One of the top five Glashütte brands today, Moritz Grossmann produces exquisite watches with an emphasis on manually crafted details and high-quality in-house movements. The latest news from Moritz Grossmann is not about a new watch collection or a new movement; it is about the incorporation of handmade gold hands on the time-only Hamatic Vintage and the Benu Tourbillon. The beautifully made hands, which were already a signature feature of the brand’s watches, have been reinterpreted in solid rose gold. And when Moritz Grossmann says ‘made by hand, in-house’, it means precisely that. Both watches are limited editions of eight pieces.
Invited by Ferdinand Adolph Lange to set up a technical workshop in Glashütte, Moritz Grossmann started crafting high-precision measuring instruments and tools before turning his hand to pocket watches, astronomical pendulum clocks, marine chronometers and even got around to patenting his seconds counter. As one of the founding fathers of Glashütte’s proud watchmaking tradition, Grossmann wanted to encourage potential watchmakers, and in 1878, he co-founded the German School of Watchmaking in Glashütte. Following his death in 1885, the name Moritz Grossmann faded into oblivion. In 2008, the “Moritz Grossmann” marque was acquired by Christine Hutter, who staged its renaissance with an emphasis on “Schöntes Deutsches Handwerk” or “the most beautiful German craftsmanship”. Typical features of a Moritz Grossmann watch are borrowed from the founder’s pocket chronometers, including large movements and the characteristic untreated German silver two-third plate with Glashütte ribbing. With its reverence for handcrafted components and habillage, even the annealed steel hands are made in-house and stand out with their exceptionally sharp tips and elegant profiles.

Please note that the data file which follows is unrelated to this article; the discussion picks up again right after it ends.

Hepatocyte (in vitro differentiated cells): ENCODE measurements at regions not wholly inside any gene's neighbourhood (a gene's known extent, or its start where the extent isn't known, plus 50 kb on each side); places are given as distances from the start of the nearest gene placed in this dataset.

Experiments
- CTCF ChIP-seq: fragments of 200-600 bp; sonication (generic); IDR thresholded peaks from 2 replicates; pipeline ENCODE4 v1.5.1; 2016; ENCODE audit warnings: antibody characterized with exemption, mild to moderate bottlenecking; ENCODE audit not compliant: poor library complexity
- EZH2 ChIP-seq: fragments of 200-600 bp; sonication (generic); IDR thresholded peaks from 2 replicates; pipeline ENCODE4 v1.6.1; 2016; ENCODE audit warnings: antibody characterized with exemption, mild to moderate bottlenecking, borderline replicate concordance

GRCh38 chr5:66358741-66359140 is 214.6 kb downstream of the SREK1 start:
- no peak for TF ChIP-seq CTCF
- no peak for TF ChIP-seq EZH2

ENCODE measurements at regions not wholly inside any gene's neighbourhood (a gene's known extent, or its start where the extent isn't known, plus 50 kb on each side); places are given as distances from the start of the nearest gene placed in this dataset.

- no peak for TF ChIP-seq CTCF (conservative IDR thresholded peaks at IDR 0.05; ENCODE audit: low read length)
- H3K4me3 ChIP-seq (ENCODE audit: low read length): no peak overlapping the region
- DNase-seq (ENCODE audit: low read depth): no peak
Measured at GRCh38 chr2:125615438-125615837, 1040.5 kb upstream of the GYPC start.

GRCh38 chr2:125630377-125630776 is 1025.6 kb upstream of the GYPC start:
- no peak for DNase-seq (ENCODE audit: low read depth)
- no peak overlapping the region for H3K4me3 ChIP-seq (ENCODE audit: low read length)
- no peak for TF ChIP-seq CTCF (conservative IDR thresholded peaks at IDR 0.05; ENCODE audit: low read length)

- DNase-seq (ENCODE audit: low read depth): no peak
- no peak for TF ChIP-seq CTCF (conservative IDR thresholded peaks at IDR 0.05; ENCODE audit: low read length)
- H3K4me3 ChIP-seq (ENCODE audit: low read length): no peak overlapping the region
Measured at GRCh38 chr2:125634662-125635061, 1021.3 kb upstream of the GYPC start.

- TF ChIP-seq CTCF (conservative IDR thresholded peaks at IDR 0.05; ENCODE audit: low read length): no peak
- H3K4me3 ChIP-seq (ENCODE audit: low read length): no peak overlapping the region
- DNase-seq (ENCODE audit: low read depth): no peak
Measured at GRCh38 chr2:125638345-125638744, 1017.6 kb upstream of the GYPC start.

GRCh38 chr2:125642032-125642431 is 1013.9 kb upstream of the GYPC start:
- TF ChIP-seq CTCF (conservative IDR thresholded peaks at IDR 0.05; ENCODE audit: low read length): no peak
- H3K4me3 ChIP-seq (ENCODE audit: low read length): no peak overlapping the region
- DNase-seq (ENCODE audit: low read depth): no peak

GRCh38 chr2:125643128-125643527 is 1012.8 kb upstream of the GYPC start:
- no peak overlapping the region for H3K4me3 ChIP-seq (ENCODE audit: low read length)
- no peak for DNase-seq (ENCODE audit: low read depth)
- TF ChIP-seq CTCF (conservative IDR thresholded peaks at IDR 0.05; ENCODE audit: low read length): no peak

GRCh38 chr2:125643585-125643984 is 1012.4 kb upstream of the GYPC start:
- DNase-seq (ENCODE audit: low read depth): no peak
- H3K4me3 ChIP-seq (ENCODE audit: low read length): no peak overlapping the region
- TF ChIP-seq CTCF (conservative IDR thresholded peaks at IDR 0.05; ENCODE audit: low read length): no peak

Making hands is a complex procedure, and very few manufactures have mastered this time-consuming traditional craft. Moritz Grossmann manufactures its hands in-house by hand (excuse the redundancy) and has produced its first set of rose gold hands for the Hamatic Vintage and Tourbillon. According to the brand, a skilled specialist will spend an entire day perfecting a single set of hands. The first stage involves milling and eroding the blank from a plate of gold. The blank is then carefully ground using diamond files, a technique that requires skill, patience and experience to achieve the contours and curves required and to ensure smooth, polished surfaces down to the fractions of a millimetre. The result is elegant lance-shaped hands with needle-sharp tips.
In 2018, Moritz Grossmann presented its first automatic movement. Known as the Hamatic, the movement is powered by an unusual 19th-century self-winding hammer mechanism. Like previous editions of the Hamatic Vintage, the three-part 750/000 rose gold case measures 41mm and has a height of 11.35mm. The base of the dial is German silver that is mirror polished and then treated with a ‘black or’ finish to produce the glossy black colour. In contrast, the Roman numerals and railroad tracks for the minutes and small seconds are white. The small seconds counter truncates the VI marker and is decorated with snailing. Obviously, the novelty here is the incorporation of three beautiful handmade lance-shaped rose gold hands. Both the minutes and seconds hands have an elegant counterweight and alight perfectly on the track.
Instead of relying on a rotor, the Hamatic uses a small hammer-shaped pendulum with a heavy gold hammerhead that swings back and forth. The kinetic energy generated by the movement of the wearer’s arm is transferred via the ratchet wheel to the mainspring in the barrel to wind the watch. Please refer to Brice’s in-depth article if you are interested in this fascinating anachronism. The sapphire caseback reveals Moritz Grossmann’s unique in-house calibre 106.0 with its clear view of the hammer swinging in both directions. The finishings are spectacular with horizontal Glashütte ribbings on the main bridge, polished bevels, circular graining, snailing on mainspring barrel, three screwed gold chatons, hand-engraved inscriptions on the bridge and a hand-engraved cock, blued screws, etc.